Systematic observations of the sizes, shapes, and degrees of riming of ice particles falling at a downwind station of a major mountain barrier are presented. The observational station was equipped to measure ice-particle masses from 1microg to a few milligrams and to measure ice-particle dimensions, habits, degrees of riming, and degrees of aggregation. The results are shown to be useful in learning where ice nucleation and growth take place in the cloud system. The present study analyzed dissipating and developing winter orographic storm systems, which are representative of more than 60% of the storms observed over the study region. It suggests that most of the needles and columns observed at the ground may be formed by secondary ice production. Heavy riming was associated with light precipitation, while high precipitation rates were correlated with a high number fraction of aggregate crystals. Aggregation was found to be important in the process of precipitation development and the aggregate mass was mostly contained in the dendritic crystal growth region.
Fire history and climate change in giant sequoia groves. Swetnam, T. W..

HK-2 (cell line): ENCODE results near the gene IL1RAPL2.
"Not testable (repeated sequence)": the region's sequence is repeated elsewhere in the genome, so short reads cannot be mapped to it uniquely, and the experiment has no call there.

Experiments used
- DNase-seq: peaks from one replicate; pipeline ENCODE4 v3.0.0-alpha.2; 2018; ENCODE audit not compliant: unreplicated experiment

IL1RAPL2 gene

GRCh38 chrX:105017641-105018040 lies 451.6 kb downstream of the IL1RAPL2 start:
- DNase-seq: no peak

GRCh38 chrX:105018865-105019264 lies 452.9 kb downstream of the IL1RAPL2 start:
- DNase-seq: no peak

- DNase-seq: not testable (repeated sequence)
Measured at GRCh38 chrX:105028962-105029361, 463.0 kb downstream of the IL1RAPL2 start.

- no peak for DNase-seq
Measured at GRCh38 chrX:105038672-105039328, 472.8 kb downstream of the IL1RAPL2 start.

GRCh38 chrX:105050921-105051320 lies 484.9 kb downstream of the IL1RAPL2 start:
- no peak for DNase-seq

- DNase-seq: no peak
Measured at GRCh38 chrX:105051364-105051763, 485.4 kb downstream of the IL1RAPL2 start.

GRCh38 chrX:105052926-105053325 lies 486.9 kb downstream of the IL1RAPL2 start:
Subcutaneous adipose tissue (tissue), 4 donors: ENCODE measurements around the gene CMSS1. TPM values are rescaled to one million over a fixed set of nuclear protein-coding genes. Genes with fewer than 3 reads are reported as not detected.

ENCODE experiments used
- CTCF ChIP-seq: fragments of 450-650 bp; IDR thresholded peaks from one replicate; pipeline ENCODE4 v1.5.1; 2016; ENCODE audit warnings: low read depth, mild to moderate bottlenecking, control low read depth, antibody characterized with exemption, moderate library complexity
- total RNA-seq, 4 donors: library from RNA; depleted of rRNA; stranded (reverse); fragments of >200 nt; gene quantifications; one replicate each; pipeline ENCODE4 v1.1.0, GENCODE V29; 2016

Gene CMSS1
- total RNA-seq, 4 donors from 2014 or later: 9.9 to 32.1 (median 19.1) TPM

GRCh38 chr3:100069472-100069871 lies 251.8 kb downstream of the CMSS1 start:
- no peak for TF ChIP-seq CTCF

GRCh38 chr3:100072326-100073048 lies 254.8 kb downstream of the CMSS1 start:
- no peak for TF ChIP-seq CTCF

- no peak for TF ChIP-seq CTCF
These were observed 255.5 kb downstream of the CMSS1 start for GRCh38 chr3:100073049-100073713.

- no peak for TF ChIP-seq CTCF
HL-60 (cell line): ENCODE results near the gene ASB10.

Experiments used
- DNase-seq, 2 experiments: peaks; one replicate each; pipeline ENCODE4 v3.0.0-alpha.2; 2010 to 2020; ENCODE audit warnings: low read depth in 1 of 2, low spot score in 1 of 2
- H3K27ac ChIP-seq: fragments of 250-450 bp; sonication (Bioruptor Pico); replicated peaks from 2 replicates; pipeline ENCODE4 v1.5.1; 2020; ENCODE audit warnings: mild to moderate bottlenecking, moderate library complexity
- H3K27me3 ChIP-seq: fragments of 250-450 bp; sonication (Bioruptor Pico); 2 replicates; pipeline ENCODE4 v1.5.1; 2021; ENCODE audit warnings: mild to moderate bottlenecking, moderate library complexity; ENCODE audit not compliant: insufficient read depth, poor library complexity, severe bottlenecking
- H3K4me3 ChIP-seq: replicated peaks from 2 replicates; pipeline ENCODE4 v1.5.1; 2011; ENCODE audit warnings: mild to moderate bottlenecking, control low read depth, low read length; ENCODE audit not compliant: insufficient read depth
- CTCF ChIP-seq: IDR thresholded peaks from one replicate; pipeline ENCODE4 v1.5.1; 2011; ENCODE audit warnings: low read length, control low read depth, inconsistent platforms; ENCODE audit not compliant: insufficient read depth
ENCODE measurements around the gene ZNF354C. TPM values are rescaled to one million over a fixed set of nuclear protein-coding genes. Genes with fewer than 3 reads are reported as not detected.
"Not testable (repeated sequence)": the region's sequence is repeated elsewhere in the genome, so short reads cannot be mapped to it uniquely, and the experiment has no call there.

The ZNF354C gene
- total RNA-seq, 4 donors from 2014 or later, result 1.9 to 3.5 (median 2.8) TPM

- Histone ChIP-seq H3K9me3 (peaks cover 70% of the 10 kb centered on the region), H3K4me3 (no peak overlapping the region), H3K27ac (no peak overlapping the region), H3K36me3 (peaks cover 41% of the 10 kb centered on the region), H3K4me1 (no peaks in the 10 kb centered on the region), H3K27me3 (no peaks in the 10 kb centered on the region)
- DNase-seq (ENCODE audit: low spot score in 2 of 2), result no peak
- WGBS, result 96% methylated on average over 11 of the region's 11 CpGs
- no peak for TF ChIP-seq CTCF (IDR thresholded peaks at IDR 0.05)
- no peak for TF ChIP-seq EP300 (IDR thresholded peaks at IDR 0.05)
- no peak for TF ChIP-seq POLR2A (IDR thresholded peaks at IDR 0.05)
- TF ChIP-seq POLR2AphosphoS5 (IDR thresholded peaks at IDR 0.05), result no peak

Fire scars in giant sequoia [Sequoiadendron giganteum (Lindley) Buchholz] were used to reconstruct the spatial and temporal pattern of surface fires that burned episodically through five groves during the past 2000 years. Comparisons with independent dendroclimatic reconstructions indicate that regionally synchronous fire occurrence was inversely related to yearly fluctuations in precipitation and directly related to decadal-to-centennial variations in temperature. Frequent small fires occurred during a warm period from about A. D. 1 000 to 1300, and less frequent but more widespread fires occurred during cooler periods from about A.D. 500 to 1000 and after A.D. 1300. Regionally synchronous fire histories demonstrate the importance of climate in maintaining nonequilibrium conditions.
Variations in northern sierra nevada streamflow - implications of climate change. Pupacko, A..
Water Resources Bulletin:
Historical records of streamflow for an eastward- and a westward-draining stream in the northern Sierra Nevada have been analyzed for evidence of changes in runoff characteristics and patterns of variability. A trend of increasing and more variable winter streamflow began in the mid-1960s. Mean monthly streamflow during December through March was substantially greater for water years 1965-1990 compared to water years 1939-1964. Increased winter and early-spring streamflow during the later period is attributed to small increases in temperature, which increase the rain-to-snow ratio at lower altitudes and cause the snowpack to melt earlier in the season at higher altitudes. The timing of snowmelt runoff on the western slope of the Sierra Nevada is more sensitive than it is on the eastern slope to changes in temperature, owing to predominantly lower altitudes on the west side.